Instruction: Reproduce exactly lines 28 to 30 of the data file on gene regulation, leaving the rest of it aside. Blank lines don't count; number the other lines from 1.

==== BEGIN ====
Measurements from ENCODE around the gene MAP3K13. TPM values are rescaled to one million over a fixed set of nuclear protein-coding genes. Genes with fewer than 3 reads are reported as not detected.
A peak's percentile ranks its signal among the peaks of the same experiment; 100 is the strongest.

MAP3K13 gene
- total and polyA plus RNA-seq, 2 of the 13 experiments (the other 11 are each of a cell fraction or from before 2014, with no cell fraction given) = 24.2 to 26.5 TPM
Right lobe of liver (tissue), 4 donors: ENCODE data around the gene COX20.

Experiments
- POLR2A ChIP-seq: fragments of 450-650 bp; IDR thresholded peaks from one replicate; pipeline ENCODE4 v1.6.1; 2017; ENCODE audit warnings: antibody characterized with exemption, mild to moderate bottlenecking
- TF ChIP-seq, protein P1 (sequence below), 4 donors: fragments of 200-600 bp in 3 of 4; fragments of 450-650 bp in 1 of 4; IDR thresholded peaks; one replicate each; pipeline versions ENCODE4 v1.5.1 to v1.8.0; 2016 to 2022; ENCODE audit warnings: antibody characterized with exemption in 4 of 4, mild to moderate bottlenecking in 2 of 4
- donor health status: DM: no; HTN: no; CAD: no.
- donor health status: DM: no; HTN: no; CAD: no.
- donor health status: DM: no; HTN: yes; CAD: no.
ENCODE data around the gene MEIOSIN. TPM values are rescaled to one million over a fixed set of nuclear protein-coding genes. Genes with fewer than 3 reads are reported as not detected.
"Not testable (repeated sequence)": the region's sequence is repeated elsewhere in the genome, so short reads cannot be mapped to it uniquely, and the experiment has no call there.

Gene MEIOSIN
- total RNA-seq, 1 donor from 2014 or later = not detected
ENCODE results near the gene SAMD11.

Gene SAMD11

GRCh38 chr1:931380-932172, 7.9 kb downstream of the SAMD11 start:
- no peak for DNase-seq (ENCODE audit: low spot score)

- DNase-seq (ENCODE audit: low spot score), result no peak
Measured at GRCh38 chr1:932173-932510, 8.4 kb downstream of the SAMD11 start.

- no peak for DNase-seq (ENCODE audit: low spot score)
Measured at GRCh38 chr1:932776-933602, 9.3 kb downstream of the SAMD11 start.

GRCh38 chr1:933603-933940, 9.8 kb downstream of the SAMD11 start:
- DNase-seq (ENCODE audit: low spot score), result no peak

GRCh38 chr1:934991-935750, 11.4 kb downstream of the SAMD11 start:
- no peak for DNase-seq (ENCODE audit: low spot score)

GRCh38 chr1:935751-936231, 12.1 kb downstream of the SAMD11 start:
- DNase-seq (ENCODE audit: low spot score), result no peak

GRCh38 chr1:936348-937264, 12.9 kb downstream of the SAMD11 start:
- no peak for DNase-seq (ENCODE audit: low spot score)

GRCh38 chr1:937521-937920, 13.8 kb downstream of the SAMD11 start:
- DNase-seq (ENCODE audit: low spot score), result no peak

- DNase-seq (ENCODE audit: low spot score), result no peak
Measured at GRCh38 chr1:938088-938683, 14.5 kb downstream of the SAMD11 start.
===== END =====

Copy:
GRCh38 chr1:935751-936231, 12.1 kb downstream of the SAMD11 start:
- DNase-seq (ENCODE audit: low spot score), result no peak

GRCh38 chr1:936348-937264, 12.9 kb downstream of the SAMD11 start: